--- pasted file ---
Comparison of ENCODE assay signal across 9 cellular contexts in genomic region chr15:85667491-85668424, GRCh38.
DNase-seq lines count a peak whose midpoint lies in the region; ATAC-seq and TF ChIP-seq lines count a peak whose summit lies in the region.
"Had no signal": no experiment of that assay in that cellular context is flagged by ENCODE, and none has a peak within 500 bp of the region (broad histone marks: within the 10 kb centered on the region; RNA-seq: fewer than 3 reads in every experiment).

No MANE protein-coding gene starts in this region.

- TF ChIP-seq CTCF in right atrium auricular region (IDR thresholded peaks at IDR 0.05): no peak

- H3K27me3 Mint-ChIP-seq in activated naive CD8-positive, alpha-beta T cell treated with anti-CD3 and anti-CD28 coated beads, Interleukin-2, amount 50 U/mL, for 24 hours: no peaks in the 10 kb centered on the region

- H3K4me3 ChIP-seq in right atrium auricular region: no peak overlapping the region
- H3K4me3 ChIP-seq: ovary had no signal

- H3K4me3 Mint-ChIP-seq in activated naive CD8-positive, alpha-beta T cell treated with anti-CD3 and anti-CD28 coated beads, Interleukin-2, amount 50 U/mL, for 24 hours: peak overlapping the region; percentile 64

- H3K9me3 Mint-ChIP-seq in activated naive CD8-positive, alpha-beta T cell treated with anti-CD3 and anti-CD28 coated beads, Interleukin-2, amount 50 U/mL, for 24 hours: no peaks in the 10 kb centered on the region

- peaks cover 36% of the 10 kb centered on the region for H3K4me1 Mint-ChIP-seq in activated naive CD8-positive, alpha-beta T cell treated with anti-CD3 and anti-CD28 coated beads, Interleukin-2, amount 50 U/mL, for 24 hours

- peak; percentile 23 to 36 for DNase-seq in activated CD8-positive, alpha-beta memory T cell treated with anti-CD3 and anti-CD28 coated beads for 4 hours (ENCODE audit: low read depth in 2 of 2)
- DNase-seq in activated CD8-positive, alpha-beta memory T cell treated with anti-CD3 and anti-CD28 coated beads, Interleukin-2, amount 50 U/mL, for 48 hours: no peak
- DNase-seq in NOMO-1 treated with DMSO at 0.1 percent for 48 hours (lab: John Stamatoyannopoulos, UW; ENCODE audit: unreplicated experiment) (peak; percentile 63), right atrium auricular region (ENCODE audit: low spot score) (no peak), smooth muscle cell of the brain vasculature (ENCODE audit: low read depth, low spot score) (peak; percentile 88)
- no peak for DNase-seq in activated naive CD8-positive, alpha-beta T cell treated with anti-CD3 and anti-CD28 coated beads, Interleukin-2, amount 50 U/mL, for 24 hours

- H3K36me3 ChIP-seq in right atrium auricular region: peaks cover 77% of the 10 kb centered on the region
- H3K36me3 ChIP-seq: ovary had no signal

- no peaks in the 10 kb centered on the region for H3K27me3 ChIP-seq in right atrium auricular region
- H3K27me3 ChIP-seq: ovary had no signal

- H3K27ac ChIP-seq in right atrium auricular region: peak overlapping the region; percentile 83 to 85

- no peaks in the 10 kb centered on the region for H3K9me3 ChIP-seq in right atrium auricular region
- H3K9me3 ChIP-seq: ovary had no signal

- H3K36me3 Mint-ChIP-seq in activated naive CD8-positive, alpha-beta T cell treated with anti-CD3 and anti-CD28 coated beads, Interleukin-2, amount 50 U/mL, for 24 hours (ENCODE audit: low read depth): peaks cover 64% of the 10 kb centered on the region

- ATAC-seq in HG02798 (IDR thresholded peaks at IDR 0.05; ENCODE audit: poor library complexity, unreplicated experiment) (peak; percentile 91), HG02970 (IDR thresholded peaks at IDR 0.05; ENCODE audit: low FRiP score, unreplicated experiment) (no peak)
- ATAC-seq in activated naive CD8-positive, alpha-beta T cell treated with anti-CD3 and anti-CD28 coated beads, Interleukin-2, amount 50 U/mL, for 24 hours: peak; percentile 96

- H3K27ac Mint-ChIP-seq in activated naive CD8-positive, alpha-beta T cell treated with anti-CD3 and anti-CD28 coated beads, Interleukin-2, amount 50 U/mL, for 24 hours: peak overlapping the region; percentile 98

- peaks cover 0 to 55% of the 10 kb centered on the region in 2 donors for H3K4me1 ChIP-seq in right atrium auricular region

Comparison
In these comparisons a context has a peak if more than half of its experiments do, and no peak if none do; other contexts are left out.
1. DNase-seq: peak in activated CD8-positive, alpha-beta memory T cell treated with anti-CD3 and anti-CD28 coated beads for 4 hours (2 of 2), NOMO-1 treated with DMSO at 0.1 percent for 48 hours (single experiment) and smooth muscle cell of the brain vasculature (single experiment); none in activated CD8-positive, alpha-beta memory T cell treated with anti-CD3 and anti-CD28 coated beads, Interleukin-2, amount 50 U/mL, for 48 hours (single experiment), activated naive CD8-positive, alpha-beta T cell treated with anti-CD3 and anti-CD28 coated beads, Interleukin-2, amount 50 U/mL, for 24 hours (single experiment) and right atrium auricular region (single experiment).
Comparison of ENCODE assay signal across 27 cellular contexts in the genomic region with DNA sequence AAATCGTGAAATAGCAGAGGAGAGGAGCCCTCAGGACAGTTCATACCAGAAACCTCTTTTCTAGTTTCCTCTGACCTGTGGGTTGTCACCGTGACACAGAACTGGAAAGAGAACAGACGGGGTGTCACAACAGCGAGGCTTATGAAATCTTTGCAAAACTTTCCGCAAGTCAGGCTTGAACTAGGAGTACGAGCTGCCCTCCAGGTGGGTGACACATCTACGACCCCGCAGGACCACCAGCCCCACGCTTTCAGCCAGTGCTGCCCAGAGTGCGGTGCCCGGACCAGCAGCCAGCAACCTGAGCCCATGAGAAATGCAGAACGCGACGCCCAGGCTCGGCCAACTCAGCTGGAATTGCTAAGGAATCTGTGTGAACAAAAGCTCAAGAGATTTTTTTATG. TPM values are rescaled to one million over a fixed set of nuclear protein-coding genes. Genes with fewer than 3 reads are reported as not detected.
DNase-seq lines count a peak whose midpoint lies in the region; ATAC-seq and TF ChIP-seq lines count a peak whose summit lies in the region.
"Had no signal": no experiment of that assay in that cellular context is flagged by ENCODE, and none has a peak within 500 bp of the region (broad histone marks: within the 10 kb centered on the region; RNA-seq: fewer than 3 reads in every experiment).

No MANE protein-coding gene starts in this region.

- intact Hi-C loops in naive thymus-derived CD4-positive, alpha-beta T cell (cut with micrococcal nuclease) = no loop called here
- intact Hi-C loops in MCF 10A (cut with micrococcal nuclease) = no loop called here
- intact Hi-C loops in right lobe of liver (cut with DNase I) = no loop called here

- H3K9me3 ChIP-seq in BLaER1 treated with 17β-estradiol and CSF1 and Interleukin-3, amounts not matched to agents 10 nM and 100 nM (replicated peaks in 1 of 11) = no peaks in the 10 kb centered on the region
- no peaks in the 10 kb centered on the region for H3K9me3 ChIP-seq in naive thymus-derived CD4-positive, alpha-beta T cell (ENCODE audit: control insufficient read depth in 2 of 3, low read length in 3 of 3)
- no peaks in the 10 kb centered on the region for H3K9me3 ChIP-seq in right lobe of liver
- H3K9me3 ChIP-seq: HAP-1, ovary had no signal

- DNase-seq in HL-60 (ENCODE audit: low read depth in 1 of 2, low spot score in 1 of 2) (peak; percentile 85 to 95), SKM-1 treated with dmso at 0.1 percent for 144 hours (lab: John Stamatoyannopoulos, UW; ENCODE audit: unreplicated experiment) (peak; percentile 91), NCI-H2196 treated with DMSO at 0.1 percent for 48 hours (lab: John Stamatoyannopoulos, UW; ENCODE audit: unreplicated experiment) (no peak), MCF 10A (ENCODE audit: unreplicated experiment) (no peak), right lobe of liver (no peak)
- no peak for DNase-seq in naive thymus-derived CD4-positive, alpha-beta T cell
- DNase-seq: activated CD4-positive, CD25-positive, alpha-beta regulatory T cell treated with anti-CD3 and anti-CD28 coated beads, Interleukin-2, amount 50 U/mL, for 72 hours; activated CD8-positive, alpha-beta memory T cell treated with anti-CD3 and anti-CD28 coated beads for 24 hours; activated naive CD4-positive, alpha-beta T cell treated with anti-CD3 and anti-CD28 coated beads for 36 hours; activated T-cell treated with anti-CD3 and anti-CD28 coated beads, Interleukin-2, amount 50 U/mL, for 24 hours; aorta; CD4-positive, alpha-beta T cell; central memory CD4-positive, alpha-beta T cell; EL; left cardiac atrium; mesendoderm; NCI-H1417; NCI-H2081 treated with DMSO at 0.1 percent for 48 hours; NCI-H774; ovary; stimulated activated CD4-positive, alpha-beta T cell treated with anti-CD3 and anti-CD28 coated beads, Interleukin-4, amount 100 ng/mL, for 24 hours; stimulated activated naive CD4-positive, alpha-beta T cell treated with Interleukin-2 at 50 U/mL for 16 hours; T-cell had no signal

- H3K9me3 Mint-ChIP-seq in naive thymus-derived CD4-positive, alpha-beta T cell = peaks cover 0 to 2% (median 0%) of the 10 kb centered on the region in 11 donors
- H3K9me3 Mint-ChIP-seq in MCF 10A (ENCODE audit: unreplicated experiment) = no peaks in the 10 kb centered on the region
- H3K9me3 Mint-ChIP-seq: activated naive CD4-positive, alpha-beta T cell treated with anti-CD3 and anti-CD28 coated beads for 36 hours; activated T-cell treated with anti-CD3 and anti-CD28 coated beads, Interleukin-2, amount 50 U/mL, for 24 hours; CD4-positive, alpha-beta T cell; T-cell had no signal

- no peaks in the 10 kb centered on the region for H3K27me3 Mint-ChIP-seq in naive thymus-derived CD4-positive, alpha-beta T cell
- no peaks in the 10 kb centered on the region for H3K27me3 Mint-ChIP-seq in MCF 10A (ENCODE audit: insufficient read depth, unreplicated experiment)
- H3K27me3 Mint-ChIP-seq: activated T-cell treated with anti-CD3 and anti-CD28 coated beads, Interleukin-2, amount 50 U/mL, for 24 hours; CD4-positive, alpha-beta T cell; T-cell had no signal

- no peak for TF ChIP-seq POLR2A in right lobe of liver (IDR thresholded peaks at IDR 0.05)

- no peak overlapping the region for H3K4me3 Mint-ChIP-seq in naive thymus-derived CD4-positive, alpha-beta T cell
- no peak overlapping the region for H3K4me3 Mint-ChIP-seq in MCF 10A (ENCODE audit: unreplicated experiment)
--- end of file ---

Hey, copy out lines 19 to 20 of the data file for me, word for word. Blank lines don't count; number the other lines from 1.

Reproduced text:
- H3K27me3 ChIP-seq: ovary had no signal

- H3K27ac ChIP-seq in right atrium auricular region: peak overlapping the region; percentile 83 to 85